lab5 Energy Losses in Bends and Fittings

lab5 Energy Losses in Bends and Fittings - Energy Losses in...

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Energy Losses in Bends and Fittings ____________________ Emberle Lawson ____________________ Jake Taylor ____________________ Jess Mendenhall ____________________ Michael Spanier – Team Leader July 21, 2011 Fluid Mechanics I-ENGR 01342 1 Jesse F. Van Kirk Introduction The objective of the lab according to “Energy Losses in Bends and Fittings” is to determine the loss coefficient, K L , in different types of bends. The lab will explore the different types of energy losses that occur in bends. Bends are necessary in engineering applications to move water and other fluids from one position to the next, which can be seen firsthand underneath any kitchen sink. The curvature of bends causes secondary flow, which is the cause of the energy losses. Secondary flow can be thought of as turbulence when a change of area occurs. The less gradual the change in area, the less the magnitude of the energy loss. The loss coefficient of bends varies greatly from each bend because of the varying radius of curvature and pipe diameter. The lab will allow this variation to be explored. Losses in fittings, bends, and valves are proportional to the velocity of the fluid flowing through. Relevant Theory When a fluid moves through a pipe system, certain properties of the pipes and pipe components can cause the fluid’s velocity and pressure to be altered. The pipe itself causes the fluid to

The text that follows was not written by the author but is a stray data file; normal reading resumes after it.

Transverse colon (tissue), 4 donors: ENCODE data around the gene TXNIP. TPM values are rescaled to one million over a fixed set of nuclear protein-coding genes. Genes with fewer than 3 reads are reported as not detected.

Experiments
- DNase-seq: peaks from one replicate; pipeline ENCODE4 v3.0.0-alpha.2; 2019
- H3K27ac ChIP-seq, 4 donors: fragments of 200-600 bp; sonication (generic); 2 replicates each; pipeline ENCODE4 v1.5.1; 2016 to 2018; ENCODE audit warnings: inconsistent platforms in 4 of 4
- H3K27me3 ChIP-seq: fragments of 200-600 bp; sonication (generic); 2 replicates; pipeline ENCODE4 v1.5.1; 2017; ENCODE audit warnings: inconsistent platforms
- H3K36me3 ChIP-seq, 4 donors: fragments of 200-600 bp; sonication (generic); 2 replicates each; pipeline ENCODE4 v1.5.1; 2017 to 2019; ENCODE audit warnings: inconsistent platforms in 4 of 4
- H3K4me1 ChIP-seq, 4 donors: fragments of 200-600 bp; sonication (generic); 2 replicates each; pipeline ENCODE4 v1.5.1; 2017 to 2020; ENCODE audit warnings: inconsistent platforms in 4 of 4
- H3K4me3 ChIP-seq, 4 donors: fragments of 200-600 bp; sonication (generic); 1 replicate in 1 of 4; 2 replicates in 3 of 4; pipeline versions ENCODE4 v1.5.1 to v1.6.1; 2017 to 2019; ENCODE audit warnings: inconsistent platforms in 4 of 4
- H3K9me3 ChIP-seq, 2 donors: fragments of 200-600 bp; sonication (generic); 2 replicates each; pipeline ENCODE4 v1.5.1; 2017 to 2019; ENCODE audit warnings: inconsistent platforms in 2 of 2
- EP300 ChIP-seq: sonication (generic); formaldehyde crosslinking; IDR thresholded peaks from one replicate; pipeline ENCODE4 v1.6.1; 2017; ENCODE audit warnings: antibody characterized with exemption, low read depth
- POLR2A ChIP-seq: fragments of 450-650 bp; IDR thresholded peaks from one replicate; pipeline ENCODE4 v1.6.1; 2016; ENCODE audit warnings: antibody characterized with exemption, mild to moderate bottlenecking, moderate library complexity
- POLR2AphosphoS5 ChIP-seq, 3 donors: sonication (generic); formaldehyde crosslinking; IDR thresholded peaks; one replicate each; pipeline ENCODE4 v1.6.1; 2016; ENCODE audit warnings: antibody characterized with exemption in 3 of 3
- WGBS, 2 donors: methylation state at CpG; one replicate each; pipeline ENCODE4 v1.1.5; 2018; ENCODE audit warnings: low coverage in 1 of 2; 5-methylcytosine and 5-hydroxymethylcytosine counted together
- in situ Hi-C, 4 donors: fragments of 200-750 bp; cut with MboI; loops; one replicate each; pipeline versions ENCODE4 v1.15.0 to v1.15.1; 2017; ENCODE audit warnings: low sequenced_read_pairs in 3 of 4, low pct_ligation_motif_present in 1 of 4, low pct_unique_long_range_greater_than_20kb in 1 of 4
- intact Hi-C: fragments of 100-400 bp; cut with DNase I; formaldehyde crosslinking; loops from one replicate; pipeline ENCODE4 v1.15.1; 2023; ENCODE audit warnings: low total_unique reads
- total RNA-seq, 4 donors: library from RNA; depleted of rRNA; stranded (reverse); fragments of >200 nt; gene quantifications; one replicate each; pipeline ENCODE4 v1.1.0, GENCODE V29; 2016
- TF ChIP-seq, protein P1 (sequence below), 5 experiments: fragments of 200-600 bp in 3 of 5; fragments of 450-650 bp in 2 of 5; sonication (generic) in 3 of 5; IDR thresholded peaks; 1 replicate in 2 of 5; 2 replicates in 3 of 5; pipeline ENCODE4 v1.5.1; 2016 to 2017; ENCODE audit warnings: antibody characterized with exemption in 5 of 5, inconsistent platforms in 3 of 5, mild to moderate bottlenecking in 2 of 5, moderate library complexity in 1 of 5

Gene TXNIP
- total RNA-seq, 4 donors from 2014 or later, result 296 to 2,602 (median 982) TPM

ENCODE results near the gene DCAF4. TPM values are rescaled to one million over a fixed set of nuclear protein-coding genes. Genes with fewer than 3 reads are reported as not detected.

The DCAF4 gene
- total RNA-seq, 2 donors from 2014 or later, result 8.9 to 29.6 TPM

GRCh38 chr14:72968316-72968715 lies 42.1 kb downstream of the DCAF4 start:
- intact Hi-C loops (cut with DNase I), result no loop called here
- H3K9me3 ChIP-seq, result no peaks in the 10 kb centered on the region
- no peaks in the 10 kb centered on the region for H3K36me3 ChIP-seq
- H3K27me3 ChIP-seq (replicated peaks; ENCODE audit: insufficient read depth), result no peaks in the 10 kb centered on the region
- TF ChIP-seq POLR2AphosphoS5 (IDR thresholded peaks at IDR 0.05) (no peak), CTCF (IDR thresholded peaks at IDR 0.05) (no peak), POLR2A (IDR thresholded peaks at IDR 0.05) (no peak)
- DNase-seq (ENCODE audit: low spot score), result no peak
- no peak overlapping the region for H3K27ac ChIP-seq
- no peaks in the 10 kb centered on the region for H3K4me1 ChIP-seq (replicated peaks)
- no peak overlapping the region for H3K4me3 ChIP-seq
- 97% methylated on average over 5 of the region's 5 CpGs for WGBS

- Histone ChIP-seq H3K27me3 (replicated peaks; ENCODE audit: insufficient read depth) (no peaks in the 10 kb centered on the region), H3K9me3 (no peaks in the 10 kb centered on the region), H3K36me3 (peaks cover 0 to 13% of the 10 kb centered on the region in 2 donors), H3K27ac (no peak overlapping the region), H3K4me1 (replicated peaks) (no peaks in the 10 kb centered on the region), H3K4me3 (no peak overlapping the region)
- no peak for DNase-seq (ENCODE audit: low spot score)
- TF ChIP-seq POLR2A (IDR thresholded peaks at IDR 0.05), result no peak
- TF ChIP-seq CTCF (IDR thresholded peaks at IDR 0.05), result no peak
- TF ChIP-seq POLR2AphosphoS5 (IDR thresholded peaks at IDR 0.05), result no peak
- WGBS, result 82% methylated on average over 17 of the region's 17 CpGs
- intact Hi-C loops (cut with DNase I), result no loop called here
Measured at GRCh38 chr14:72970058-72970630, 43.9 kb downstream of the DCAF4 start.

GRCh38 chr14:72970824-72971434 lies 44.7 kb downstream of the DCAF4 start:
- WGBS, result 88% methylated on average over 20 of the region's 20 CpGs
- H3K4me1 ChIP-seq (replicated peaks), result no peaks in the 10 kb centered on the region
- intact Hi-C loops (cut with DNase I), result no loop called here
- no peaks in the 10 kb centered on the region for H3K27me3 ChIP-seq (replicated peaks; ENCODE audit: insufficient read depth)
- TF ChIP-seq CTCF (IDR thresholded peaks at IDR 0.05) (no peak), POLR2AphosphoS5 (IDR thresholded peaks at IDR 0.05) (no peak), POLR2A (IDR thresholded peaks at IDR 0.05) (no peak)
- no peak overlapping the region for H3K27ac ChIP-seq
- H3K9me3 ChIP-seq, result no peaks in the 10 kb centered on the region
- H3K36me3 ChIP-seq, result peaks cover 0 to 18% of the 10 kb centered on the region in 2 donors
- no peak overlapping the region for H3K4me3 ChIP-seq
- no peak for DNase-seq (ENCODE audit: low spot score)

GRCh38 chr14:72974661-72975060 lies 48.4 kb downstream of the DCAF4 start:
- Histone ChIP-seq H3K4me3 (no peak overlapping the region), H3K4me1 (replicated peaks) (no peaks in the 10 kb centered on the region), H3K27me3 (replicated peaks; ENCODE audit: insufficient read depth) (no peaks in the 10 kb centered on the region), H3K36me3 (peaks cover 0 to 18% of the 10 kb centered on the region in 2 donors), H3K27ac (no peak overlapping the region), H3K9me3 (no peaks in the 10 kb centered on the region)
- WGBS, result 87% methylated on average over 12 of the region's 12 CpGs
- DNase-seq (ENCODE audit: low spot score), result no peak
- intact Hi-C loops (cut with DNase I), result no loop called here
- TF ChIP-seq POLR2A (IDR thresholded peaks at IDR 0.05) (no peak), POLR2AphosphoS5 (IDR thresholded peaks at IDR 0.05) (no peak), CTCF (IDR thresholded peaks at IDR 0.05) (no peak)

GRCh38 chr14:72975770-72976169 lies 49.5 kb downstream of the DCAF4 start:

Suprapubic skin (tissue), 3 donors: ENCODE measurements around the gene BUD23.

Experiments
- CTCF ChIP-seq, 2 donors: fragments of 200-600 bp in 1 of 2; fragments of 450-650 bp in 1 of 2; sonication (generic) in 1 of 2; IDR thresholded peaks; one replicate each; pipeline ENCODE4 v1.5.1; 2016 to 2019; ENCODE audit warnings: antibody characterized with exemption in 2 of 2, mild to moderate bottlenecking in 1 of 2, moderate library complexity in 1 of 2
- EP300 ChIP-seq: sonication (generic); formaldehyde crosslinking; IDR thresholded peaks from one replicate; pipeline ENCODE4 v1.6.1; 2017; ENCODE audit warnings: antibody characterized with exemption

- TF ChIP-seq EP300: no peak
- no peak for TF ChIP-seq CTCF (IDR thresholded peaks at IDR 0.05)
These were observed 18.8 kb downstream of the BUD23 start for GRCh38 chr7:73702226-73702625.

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experience friction, which causes the fluid to lose kinetic energy as the fluid travels throughout the pipes. The pipe components that cause energy losses include pipe bends, sudden area expansion and contraction, and valves. The energy loss due to friction applied to the fluid from the pipes is called major head loss, h LMajor , and the energy loss due to pipe components is called minor head loss, h LMinor . Together these losses make up head loss, h L. (1) h L = Total head loss h LMinor = Minor head loss h LMajor = Major head loss For this lab, the minor head loss due to pipe components will be considered, namely pipe bends and expansions and contractions. The head loss due to bends is a minor head loss and can be calculated through the use of Equation 2, where head loss is a function of the fluid’s entrance
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This note was uploaded on 11/17/2011 for the course ENGINEERIN 1 taught by Professor Cag during the Spring '08 term at Rowan.

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lab5 Energy Losses in Bends and Fittings - Energy Losses in...

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